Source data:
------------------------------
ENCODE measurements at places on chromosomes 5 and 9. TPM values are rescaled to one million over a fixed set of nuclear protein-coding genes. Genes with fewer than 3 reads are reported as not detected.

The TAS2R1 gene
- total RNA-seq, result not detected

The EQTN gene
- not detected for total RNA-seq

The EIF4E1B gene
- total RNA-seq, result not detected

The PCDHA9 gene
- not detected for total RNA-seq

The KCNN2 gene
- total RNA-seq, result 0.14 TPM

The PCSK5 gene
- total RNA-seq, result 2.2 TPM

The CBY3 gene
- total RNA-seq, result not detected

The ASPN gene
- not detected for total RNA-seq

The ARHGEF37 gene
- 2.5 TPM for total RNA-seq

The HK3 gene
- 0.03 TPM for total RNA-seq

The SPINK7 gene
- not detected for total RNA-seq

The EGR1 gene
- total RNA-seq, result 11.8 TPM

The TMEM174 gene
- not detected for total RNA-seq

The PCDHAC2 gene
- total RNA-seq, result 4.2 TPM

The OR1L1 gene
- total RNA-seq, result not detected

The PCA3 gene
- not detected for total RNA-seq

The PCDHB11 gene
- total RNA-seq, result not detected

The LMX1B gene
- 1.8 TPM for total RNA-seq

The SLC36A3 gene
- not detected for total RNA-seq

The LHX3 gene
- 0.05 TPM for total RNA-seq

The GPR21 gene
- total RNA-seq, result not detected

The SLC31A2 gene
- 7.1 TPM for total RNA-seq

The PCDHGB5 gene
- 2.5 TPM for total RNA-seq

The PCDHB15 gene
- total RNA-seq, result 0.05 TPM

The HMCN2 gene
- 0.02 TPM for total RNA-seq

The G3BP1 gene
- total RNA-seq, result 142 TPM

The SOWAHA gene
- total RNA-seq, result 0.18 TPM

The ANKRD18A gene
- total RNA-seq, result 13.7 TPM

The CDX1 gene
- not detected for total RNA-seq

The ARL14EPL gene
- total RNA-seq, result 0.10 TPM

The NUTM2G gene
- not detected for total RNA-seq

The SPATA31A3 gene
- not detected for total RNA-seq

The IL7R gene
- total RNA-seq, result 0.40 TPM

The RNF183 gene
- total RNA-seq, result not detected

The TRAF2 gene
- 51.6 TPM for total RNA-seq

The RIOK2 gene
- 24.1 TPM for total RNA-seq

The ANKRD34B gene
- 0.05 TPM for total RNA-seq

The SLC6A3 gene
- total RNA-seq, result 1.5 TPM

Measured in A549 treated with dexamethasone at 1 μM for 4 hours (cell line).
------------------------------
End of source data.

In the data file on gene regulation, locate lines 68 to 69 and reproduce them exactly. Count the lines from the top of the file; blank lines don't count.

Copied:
The RNF183 gene
- total RNA-seq, result not detected